Defendant insurer has moved for summary judgment. The question before the court is whether, under the terms of the insurance policy as written, a husband's claim for loss of services and medical expenses is included under the $25,000 limit of liability for bodily injury to one person, or under the $100,000 limit for two or more persons.
The applicable provision in the policy is:
"(1) State Farm agrees to pay all damages which the insured shall become legally obligated to pay because of
(A) bodily injury sustained by other persons, Limits of liability * * * Coverage A, $25,000 for all damages arising out of bodily injury sustained by one person in any one accident and subject to this provision $100,000 for two or more persons in any one occurrence."
"Damages whenever used with respect to coverage A, includes damages for care and loss of service."
After a careful consideration of the cases, it is my conclusion that the husband's claim for loss of services and medical expenses are included within the $25,000 limit of liability; in other words, all damage claims, direct and consequential, resulting from injury to one person, are subject to the $25,000 limitation. The husband's per quod claim is a loss resulting from a single injury suffered by his wife. The $25,000 limit provided by the policy is not a limit upon the amount which may be received by one person. It is a limit on the total amount which may be recovered for injury to one person. It matters not how many may legally share in the recovery; the total recovered from the company cannot exceed the limits of its liability under its contract for injury to one person. Napier v. Banks, 9 Ohio App. 2 d 265, 224 N.E. 2 d 158 (Ct. App. 1967).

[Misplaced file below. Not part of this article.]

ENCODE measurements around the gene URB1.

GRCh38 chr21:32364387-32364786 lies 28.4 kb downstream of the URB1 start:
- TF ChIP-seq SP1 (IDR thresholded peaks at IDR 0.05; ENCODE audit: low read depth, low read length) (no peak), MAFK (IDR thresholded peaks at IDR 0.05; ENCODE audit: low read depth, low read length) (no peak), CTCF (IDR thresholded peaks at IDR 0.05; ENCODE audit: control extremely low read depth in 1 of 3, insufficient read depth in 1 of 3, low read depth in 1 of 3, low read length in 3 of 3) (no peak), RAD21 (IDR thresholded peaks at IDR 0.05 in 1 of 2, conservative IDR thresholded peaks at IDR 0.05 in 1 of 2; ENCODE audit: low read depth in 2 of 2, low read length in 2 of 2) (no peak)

The case at bar is one in which, as a result of direct physical injury to one person, another suffers consequential damages in the nature of medical expense or loss of service or
consortium. In such cases, the contention has frequently been made that for purposes of the limitation of liability clause, the claim for consequential damages should be treated separately from the claim for direct physical injury, and that each claim should be allowed up to the maximum provided for an injury to one person. This argument has been accepted in cases where the policy spoke in terms of a limitation of the amount payable for " personal injury " to one person, the courts taking the view that this term is broad enough to encompass a claim for injury, personal to the claimant, although flowing from physical injury to another. Malone v. Costa, 151 Fla. 144, 9 So. 2 d 275 (Sup. Ct. 1942); Gaouette v. Aetna Life Ins. Co., 253 App. Div. 388, 2 N.Y.S. 2 d 497 (App. Div. 1938).
In these cases, where the limitations on recovery are written in terms of maximum recovery for "personal injury" to one person, rather than "bodily injury," the courts have held that liability for consequential damages suffered by one other than the person directly physically injured, might be treated as a separate claim from the claim for direct physical injury, for purposes of applying the limitation provision, so that there could be recovery for the consequential damages, notwithstanding payment of the maximum for the direct injury. Nuzzi v. U.S. Casualty Co., 121 N.J.L. 249 (E. & A. 1938). Annotation "Construction and application of provision in liability policy limiting the amount of insurer's liability to one person," 13 A.L.R. 3 d 1228 (1967).
However, under policies fixing a maximum recovery for bodily injury to one person, the limitation is applicable to all claims of damage flowing from such bodily injury, and it is therefore, immaterial that some part of the damages may be claimed by a person other than the one suffering the bodily injuries. All damage claims, direct and consequential, resulting from injury to one person, are subject to the limitation. See, generally, the cases ...